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UW IMAP Server Documentation

/* ========================================================================
 * Copyright 1988-2006 University of Washington
 * Licensed under the Apache License, Version 2.0 (the "License");
 * you may not use this file except in compliance with the License.
 * You may obtain a copy of the License at
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[I wrote this tongue-in-cheek, but there's a lot here that people who
 build IMAP clients should take careful note.  Most existing clients
 violate at least one, generally several, of these commandments.
 These are based on known user-visible problems that occur with various
 commonly used clients.  Put another way, behind each commandment is a
 plethora of user (and server administrator) complaints caused by a

	   Ten Commandments of How to Write an IMAP client
			     Mark Crispin

1. Thou shalt not assume that it is alright to open multiple IMAP
sessions selected on the same mailbox simultaneously, lest thou face
the righteous wrath of mail stores that doth not permit such access.
Instead, thou shalt labor mightily, even unto having to use thy brain
to thinketh the matter through, such that thy client use existing
sessions that are already open.

2. Thou shalt not abuse the STATUS command by using it to check for
new mail on a mailbox that you already have selected in an IMAP
session; for that session hath already told thou about new mail
without thy having to ask.

3. Thou shalt remember the 30 minute inactivity timeout, and remember
to speak to the IMAP server before that timeout expires.  If thou
useth the IDLE command, thou shalt send DONE from the IDLE before 29
minutes hath passed, and issue a new IDLE.  If thou maketh no use of
IDLE, then thou shalt send NOOP every few minutes, and the server
shalt tell you about new mail, and there will be much rejoicing in the

4. Thou shalt not assume that all names are both the name of a mailbox
and the name of a upper level of hierarchy that contains mailboxes;
lest thou face the righteous wrath of mail stores in which a mailbox
is a file and a level of hierarchy is a directory.  Thou shalt pay
diligent attention to the \NoSelect and \NoInferiors flags, so that
your users may praise you with great praise.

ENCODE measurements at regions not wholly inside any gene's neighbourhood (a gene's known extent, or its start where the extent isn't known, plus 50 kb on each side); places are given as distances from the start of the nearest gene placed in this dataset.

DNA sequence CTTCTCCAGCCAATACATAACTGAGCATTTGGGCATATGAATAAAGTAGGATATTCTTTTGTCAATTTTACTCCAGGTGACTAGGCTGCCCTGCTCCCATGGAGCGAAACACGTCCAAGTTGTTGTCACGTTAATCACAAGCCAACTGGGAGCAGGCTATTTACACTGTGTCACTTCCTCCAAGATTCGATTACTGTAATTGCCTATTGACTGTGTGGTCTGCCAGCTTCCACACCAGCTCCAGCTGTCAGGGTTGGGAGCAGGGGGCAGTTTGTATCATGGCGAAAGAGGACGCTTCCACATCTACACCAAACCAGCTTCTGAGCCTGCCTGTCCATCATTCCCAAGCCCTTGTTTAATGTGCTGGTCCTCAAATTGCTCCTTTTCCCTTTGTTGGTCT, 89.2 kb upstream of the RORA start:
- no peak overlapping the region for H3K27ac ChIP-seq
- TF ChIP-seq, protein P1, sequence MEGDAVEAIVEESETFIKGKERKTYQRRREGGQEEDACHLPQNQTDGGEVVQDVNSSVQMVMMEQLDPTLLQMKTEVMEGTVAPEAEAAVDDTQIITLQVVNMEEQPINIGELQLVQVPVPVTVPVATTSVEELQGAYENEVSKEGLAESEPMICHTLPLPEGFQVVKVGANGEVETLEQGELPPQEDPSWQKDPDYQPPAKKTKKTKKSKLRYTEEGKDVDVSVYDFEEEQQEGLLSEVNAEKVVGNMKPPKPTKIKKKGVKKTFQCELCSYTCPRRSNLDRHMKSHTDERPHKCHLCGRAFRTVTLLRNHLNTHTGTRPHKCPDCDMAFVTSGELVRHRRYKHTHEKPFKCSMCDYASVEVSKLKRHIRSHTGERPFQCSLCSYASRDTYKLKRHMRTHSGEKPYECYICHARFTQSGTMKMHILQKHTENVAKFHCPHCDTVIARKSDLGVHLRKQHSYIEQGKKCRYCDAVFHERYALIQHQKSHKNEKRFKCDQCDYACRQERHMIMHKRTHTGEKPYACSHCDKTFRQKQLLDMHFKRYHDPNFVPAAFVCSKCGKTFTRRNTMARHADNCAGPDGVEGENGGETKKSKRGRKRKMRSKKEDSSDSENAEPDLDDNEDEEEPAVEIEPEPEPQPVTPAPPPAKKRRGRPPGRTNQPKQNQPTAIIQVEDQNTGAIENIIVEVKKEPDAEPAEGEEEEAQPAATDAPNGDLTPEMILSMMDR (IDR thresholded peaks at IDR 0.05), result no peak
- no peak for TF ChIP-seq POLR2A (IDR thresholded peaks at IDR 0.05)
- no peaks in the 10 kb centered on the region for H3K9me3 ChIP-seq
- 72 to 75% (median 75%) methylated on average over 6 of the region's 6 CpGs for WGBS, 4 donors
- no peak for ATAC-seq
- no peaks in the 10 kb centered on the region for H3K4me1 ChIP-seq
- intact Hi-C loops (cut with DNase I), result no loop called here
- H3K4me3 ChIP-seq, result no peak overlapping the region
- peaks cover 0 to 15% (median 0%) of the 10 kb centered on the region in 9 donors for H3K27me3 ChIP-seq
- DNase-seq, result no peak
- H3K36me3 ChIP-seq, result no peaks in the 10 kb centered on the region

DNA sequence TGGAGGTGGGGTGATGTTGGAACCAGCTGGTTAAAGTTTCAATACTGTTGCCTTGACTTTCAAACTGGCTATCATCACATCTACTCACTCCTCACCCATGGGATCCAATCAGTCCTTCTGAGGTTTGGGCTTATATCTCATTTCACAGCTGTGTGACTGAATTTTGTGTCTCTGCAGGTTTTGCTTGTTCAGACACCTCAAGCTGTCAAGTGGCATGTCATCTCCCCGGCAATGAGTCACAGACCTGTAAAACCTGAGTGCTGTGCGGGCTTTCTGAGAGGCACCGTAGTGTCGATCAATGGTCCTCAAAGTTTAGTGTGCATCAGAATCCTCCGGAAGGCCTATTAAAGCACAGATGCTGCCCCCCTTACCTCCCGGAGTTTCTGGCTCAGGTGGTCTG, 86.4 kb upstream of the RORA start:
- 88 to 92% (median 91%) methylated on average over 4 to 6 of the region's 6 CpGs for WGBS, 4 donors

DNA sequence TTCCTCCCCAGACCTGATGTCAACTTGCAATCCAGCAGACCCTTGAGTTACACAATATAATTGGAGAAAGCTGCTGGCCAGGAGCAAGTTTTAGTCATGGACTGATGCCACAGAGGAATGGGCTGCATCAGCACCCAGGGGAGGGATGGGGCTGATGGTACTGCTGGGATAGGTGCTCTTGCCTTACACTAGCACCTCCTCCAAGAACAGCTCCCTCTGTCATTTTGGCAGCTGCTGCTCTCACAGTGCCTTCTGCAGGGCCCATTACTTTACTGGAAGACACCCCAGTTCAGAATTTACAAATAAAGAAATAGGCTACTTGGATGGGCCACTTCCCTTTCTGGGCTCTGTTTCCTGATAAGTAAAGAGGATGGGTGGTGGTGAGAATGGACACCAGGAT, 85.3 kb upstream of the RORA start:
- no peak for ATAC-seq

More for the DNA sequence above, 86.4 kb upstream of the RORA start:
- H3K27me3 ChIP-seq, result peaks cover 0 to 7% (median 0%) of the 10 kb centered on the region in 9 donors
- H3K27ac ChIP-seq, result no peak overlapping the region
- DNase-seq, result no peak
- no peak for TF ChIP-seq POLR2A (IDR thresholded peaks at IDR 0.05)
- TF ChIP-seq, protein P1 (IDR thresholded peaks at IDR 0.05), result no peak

5. Thou shalt learn and understand the unique features of IMAP, such
as the unsolicited data model, the strict ascending rule of UIDs, how
UIDs map to sequence numbers, the ENVELOPE and BODYSTRUCTURE
structures; so that thou may use the IMAP protocol effectively.  For a
POP client hacked to babble IMAP protocol is still no more than a POP

6. Thou shalt remember untagged data sent by the server, and when thou
needest data thou shalt consult your memory before asking the server.
For those who must analyze thy protocol transactions are weak of
stomach, and are likely to lose their recent meal should they see thou
repeatedly re-fetch static data.

7. Thou shalt labor with great effort to work within the IMAP
deleted/expunge model, even if thy own model is that of a trashcan;
for interoperability is paramount and a trashcan model can be done
entirely in the user interface.

8. Thou shalt not fear to open multiple IMAP sessions to the server;
but thou shalt use this technique with wisdom.  For verily it is true;
if thou doth desire to monitor continuously five mailboxes for new
mail, it is better to have five IMAP sessions continuously open on the
mailboxes.  It is generally not good to do a succession of five SELECT
or STATUS commands on a periodic basis; and it is truly wretched to
open and close five sessions to do a STATUS or SELECT on a periodic
basis.  The cost of opening and closing a session is great, especially
if that session is SSL/TLS protected; and the cost of a STATUS or
SELECT can also be great.  By comparison, the cost of an open session
doing an IDLE or getting a NOOP every few minutes is small.  Great
praise shall be given to thy wisdom in doing what is less costly
instead of "common sense."

9. Thou shalt not abuse subscriptions, for verily the LIST command is
the proper way to discover mailboxes on the server.  Thou shalt not
subscribe names to the user's subscription list without explicit
instructions from the user; nor shalt thou assume that only subscribed
names are valid.  Rather, thou shalt treat subscribed names as akin to
a bookmarks, or perhaps akin to how Windows shows the "My Documents"
folder -- a set of names that are separate from the hierarchy, for
they are such.

10. Thou shalt use the LIST "*" wildcard only with great care.  If
thou doth not fully comprehend the danger of "*", thou shalt use only
"%" and forget about the existance of "*".

Honor these commandments, and keep them holy in thy heart, so that thy
users shalt maximize their pleasure, and the server administrators
shalt sing thy praises and recommend thy work as a model for others to

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